What’s the gallery like?
On entering the Technicians gallery, school groups are greeted by a large sculpture: a beautifully crafted kit of parts showcasing the critical tools and equipment technicians need to do their work. As pupils move around the five areas of the gallery, the world of technicians is brought to life through large-scale illustrations featuring technicians in a wide range of workplaces.
The Science Museum has published this clip, to coincide with the opening, in which it asks an astronaut, a racing driver and technicians about their important, but often hidden roles:
Interactive exhibits invite visitors to experience the work of technicians by using their skills to complete a variety of tasks that technicians perform, guided by a senior technician mentor. Visitors can also touch objects made and used by technicians, from the safety harness worn by technicians high up on a wind turbine, to the prosthetic leg made for a ballet dancer by engineering manufacturing technicians at Imperial College London.
Teachers have had their say on the new gallery already after visiting with their students on opening day.
Katrina McGrath, head of careers and work-related learning at The Cardinal Vaughan Memorial School, said: “Our group of 13-14 year-olds started in the way you might expect, rapidly zoning in on the most attractive exhibits, perhaps not stopping too long. However, very quickly you could hear them say, no, wait, I want to work this out. The workshops were truly fascinating and the presenters created an excellent rapport with our pupils.”
Add a workshop to your school visit
School groups can add to their visit by joining hands-on, career workshops led by technicians which will take place regularly in the gallery. Young people can discover what it’s like to be a technician by using real technical tools and skills to complete challenges set by the technicians themselves, from testing building materials to maintaining the museum’s interactive exhibits. Throughout the workshops, students can put their questions to the technicians and see the impact they could make as they explore a potential future career.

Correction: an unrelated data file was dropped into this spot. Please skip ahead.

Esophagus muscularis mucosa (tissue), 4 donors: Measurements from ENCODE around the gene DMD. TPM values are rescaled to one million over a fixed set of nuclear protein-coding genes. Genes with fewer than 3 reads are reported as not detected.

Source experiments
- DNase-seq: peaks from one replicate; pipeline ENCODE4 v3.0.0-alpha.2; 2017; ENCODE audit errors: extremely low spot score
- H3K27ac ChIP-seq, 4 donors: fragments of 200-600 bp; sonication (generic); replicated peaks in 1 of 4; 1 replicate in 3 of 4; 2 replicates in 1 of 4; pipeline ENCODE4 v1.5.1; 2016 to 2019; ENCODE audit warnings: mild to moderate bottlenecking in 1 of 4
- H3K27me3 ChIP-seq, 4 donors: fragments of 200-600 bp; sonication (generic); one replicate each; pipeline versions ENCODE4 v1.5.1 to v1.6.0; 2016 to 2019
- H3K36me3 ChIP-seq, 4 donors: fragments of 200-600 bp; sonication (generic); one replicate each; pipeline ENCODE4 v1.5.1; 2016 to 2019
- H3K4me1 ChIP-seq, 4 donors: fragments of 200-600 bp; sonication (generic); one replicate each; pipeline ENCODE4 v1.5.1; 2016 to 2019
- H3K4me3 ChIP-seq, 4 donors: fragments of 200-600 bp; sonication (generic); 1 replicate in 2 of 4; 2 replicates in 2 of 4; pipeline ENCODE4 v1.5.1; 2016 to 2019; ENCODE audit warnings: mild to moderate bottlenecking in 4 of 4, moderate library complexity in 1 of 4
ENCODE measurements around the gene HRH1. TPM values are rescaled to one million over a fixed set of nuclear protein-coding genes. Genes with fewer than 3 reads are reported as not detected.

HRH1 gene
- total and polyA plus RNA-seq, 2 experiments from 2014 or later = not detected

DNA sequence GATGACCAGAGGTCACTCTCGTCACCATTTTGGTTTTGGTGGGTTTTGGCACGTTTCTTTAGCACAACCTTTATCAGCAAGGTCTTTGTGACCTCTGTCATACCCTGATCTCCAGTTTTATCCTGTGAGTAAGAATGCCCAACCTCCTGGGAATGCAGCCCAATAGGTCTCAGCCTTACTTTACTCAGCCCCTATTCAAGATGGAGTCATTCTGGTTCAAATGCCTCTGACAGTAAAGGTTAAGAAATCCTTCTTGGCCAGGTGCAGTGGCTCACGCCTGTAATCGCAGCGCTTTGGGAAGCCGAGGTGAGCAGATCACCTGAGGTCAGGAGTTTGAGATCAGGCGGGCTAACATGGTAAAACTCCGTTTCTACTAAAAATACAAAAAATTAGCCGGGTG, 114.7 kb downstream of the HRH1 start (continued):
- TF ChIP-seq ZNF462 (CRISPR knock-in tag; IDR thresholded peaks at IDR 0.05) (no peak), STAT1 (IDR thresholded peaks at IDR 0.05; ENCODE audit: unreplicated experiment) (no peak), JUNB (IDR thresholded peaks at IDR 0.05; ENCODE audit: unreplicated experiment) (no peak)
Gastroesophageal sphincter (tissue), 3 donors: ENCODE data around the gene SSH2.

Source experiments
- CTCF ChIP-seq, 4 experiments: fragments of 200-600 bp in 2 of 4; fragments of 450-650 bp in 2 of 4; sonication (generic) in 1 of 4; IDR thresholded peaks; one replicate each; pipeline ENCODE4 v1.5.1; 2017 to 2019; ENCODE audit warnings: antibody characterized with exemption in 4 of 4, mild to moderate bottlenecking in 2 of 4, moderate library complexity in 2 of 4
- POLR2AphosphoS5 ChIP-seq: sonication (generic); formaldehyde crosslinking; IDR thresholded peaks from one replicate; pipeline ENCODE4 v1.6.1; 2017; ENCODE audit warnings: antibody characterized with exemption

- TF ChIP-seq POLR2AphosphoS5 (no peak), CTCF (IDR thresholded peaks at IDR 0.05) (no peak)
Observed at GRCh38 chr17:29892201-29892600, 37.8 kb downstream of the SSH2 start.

School visits to Technicians: The David Sainsbury Gallery
Schools, home educators and other education groups who wish to visit can add Technicians: The David Sainsbury Gallery to their itinerary and book their visit via the museum website. To enhance their visits, school groups can join hands-on careers-based workshops with technicians in the gallery.
About the Science Museum
Tracing its origins from the Great Exhibition of 1851, the Science Museum, London has pioneered interactive science interpretation for more than eight decades and is one of the most visited museums in the UK by school groups.
Part of the Science Museum Group, it shares the stories of innovations and the people who have not only shaped our world but also those who are transforming the future. The museum has a diverse collection of 7.3 million items spanning science, technology, engineering, mathematics and medicine.
You can find out more about school trips to the Science Museum, London at www.sciencemuseum.org.uk/learning.